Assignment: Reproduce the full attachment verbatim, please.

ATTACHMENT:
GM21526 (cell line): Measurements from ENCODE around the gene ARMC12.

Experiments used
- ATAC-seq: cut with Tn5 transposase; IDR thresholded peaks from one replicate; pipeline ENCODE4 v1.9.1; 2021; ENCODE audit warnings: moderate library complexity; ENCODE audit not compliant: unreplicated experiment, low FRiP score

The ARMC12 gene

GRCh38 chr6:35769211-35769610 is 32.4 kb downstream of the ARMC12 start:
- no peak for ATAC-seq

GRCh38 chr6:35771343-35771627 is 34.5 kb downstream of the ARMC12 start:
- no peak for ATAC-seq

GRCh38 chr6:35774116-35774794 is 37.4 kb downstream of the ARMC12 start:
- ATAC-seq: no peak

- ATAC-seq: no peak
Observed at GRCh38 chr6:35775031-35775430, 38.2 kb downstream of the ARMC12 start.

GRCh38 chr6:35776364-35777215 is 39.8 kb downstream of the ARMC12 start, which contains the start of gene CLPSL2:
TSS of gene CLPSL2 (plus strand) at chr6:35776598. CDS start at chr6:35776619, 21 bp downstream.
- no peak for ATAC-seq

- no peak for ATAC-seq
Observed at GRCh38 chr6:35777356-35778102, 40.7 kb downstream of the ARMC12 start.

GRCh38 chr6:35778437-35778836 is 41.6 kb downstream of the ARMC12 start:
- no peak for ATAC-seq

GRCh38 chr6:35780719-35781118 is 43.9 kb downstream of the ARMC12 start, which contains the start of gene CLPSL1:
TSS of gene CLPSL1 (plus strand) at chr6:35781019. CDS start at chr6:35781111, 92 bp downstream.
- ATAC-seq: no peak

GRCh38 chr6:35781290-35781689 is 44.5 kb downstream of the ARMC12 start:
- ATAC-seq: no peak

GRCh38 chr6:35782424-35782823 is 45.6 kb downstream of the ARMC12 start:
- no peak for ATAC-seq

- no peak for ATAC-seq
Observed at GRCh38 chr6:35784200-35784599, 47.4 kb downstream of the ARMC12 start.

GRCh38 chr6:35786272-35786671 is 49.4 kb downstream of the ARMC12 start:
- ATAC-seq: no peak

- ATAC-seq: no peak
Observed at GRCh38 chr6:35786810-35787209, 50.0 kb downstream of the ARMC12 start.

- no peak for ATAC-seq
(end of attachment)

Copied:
GM21526 (cell line): Measurements from ENCODE around the gene ARMC12.

Experiments used
- ATAC-seq: cut with Tn5 transposase; IDR thresholded peaks from one replicate; pipeline ENCODE4 v1.9.1; 2021; ENCODE audit warnings: moderate library complexity; ENCODE audit not compliant: unreplicated experiment, low FRiP score

The ARMC12 gene

GRCh38 chr6:35769211-35769610 is 32.4 kb downstream of the ARMC12 start:
- no peak for ATAC-seq

GRCh38 chr6:35771343-35771627 is 34.5 kb downstream of the ARMC12 start:
- no peak for ATAC-seq

GRCh38 chr6:35774116-35774794 is 37.4 kb downstream of the ARMC12 start:
- ATAC-seq: no peak

- ATAC-seq: no peak
Observed at GRCh38 chr6:35775031-35775430, 38.2 kb downstream of the ARMC12 start.

GRCh38 chr6:35776364-35777215 is 39.8 kb downstream of the ARMC12 start, which contains the start of gene CLPSL2:
TSS of gene CLPSL2 (plus strand) at chr6:35776598. CDS start at chr6:35776619, 21 bp downstream.
- no peak for ATAC-seq

- no peak for ATAC-seq
Observed at GRCh38 chr6:35777356-35778102, 40.7 kb downstream of the ARMC12 start.

GRCh38 chr6:35778437-35778836 is 41.6 kb downstream of the ARMC12 start:
- no peak for ATAC-seq

GRCh38 chr6:35780719-35781118 is 43.9 kb downstream of the ARMC12 start, which contains the start of gene CLPSL1:
TSS of gene CLPSL1 (plus strand) at chr6:35781019. CDS start at chr6:35781111, 92 bp downstream.
- ATAC-seq: no peak

GRCh38 chr6:35781290-35781689 is 44.5 kb downstream of the ARMC12 start:
- ATAC-seq: no peak

GRCh38 chr6:35782424-35782823 is 45.6 kb downstream of the ARMC12 start:
- no peak for ATAC-seq

- no peak for ATAC-seq
Observed at GRCh38 chr6:35784200-35784599, 47.4 kb downstream of the ARMC12 start.

GRCh38 chr6:35786272-35786671 is 49.4 kb downstream of the ARMC12 start:
- ATAC-seq: no peak

- ATAC-seq: no peak
Observed at GRCh38 chr6:35786810-35787209, 50.0 kb downstream of the ARMC12 start.

- no peak for ATAC-seq